PHOEBE ALLEN, JENNIFER HENDRICKS, and JESSICA KANE
On the same sunny day in early spring, two mayoral candidates visited the idyllic Open Street on Vanderbilt Avenue in Prospect Heights, Brooklyn. Candidates have taken up the mantle of pedestrian streets as a sign of what is possible in a post-pandemic New York and a harbinger of democratizing changes to come. But Open Streets do not exemplify what New York could be; instead, they reveal what New York already is. As they were initially executed in 2020, Brooklyn’s Open Streets functioned as a reflection of the glaring inequities that the City has refused to deal with in more profound structural ways. As an urban service, the Department of Transportation’s Open Streets initiative mirrors inequities in the borough and reproduces spatial exclusions.
In a qualitative research endeavor taken up last semester, we visited 21 DOT-labeled Open Streets across the borough of Brooklyn to learn more about how residents experienced the pedestrian roadways. We found that the success of the program was uneven across the borough. When the Open Streets initiative began, the Mayor and the DOT were chastised for not providing more Open Streets in typically under-resourced neighborhoods, and they worked conspicuously to add more in neighborhoods hit hardest by COVID-19. But when we visited these neighborhoods, we found that many roadways designated as Open Streets were not operating as such. Instead, we found car traffic and police barricades broken on the side of the street. In contrast, the Open Streets on Fifth Avenue in Park Slope and Vanderbilt Avenue in Prospect Heights — white, wealthy neighborhoods which do not lack resources or outdoor space — were examples of the possibilities of human-centered streets.
New York City’s Open Streets project endeavored to open 100 miles of streets for its residents to use daily from 8 a.m. to 8 p.m. during the first months of the COVID-19 pandemic.1 Pedestrian streets have a long history, but the transformation of roadways into pedestrian and bike-exclusive corridors gained new popularity with the introduction of the Ciclovía in Colombia in 1974. Open streets have taken on a new urgency during the COVID-19 pandemic as cities are eager to facilitate greater social distancing. With large swaths of the population spending a significant portion of the day inside their homes, cities are experiencing an acute need for the very benefits open streets can offer: active living to prevent chronic illnesses, increased social connection and reduced isolation, a positive perception of cities, and promotion of local businesses.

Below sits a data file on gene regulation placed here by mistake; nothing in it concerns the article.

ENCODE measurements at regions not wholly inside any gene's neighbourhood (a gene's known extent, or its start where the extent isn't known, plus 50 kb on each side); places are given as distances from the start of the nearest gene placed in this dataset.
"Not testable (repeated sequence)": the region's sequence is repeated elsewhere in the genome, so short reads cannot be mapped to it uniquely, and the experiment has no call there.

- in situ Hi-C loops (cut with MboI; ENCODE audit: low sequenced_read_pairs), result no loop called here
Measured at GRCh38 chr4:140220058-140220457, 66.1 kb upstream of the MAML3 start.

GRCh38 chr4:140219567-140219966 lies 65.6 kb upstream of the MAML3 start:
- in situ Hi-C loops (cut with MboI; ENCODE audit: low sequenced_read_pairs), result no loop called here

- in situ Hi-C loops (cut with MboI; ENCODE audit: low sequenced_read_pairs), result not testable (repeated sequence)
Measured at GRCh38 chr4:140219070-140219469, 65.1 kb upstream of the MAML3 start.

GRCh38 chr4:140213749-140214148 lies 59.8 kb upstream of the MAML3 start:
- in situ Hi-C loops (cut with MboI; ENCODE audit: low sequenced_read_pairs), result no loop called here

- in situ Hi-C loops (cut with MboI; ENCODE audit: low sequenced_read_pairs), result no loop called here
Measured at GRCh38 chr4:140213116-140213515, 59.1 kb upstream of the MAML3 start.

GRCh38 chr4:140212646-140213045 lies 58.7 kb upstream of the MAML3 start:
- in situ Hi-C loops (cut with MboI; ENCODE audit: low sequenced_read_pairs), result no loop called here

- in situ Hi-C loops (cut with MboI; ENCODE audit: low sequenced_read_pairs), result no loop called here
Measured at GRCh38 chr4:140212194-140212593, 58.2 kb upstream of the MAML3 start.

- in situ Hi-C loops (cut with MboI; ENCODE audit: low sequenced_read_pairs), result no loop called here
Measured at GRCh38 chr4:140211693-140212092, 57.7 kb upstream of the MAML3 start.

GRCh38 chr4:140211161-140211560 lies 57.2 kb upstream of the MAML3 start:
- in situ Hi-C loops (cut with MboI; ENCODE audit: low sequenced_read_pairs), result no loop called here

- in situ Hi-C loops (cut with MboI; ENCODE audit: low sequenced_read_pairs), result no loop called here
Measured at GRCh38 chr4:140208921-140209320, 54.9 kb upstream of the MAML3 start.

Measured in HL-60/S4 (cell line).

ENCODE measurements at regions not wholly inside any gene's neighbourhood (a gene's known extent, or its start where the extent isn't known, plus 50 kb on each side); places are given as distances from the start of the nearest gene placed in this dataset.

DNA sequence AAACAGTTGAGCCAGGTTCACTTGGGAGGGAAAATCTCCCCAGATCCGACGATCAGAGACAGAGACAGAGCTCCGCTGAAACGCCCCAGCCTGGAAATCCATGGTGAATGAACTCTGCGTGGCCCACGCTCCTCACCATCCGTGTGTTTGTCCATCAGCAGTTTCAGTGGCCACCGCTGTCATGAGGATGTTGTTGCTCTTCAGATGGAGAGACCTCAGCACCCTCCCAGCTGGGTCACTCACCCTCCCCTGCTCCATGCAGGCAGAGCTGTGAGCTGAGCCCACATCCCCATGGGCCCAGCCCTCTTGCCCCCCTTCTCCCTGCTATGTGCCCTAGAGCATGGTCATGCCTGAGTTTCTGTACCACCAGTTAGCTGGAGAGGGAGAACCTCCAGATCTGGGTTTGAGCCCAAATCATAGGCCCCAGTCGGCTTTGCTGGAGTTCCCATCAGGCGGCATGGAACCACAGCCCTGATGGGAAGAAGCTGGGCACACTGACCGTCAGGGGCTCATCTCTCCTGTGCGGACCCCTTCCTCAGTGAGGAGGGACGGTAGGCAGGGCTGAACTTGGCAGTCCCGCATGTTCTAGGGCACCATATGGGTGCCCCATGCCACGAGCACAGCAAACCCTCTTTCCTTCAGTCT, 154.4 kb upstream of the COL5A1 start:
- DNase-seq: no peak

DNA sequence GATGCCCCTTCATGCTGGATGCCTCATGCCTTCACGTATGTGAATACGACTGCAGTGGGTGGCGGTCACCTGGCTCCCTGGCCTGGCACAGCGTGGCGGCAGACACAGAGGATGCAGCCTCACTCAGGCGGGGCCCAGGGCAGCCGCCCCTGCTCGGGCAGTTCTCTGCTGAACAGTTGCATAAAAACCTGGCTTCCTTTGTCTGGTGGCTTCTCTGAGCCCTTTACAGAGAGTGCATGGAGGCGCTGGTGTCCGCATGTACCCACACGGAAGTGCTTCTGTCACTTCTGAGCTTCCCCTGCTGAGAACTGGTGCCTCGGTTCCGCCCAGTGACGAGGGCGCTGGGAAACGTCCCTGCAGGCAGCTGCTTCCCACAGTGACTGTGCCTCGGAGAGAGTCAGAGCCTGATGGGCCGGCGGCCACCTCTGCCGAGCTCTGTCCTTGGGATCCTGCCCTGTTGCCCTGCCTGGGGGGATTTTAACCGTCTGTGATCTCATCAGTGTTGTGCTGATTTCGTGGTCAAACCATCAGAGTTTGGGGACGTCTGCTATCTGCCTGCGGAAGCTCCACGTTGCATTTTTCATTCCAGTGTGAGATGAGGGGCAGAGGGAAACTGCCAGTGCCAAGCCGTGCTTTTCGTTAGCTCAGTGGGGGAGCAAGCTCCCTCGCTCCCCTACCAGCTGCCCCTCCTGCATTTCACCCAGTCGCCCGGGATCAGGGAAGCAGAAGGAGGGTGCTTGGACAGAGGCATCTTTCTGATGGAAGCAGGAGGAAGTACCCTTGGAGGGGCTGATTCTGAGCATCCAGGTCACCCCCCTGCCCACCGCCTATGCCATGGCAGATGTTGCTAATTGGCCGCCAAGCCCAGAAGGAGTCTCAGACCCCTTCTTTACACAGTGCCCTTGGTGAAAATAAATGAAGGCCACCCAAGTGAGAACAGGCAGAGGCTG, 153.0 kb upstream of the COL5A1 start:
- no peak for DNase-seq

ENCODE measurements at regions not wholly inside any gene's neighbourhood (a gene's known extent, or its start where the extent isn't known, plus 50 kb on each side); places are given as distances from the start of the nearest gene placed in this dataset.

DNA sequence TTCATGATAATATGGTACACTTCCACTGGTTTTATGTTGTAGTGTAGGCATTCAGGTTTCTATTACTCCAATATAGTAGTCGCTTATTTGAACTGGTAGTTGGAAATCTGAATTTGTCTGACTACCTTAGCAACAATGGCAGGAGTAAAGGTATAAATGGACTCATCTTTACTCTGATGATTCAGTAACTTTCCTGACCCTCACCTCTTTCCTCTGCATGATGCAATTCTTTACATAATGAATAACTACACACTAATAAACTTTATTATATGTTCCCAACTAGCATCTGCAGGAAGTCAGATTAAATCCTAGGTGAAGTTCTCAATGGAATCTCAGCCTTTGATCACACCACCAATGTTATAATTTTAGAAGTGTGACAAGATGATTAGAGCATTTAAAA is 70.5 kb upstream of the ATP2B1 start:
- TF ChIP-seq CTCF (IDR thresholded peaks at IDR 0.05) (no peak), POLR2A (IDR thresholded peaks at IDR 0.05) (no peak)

Where the Open Streets were functioning, they provided a vibrant sense of community for residents during this extended crisis. In neighborhoods including Greenpoint, DUMBO, Park Slope, and Prospect Heights, we found that residents were using Open Streets for a wide variety of socially distanced activities: dining out, bike-riding, walking with strollers, children playing together, dog-walking, distanced socializing, exercise classes, and more. Undoubtedly, this sort of utilization was the intention of the Open Streets initiative and illustrated a vital return of the streets to pedestrian life and local businesses.
We found through our research that the geography of defunct Open Streets perpetuates the inequities already plaguing the borough: not only were fewer Open Streets designated in lower-resourced neighborhoods, but many of those designated were not operating. We completed 21 transect walks in a broad selection of neighborhoods scattered throughout Brooklyn to gain a comprehensive understanding of the state of the program in the borough. Our data analysis suggests that Open Streets in neighborhoods east of Prospect Park operated at lower rates than those west of the park. When a map of functioning Open Streets was compared with a map of neighborhood income levels, the result was stark: low-income areas had the least access to Open Streets, contrasted with higher access in middle-income and high-income areas already benefiting from existing green spaces.2 The same trend held for areas with self-reported low physical health. Despite Mayor DeBlasio’s endeavor to open 23 more Open Streets in the areas of New York City hardest hit by COVID-19, including Brownsville, East New York, and Crown Heights, those efforts fell short: every Open Street we visited in these areas was inoperative.
DOT’s rollout of the program lacked capacity-building and needed further intervention to reach the neighborhoods that needed it the most. A progress report from Transportation Alternatives four months into the Open Streets rollout determined that the program lacked momentum and cohesion to work as a serious tool to support recovery and transportation needs. The report stated that “the program remains a disconnected network of public space islands with management challenges.”3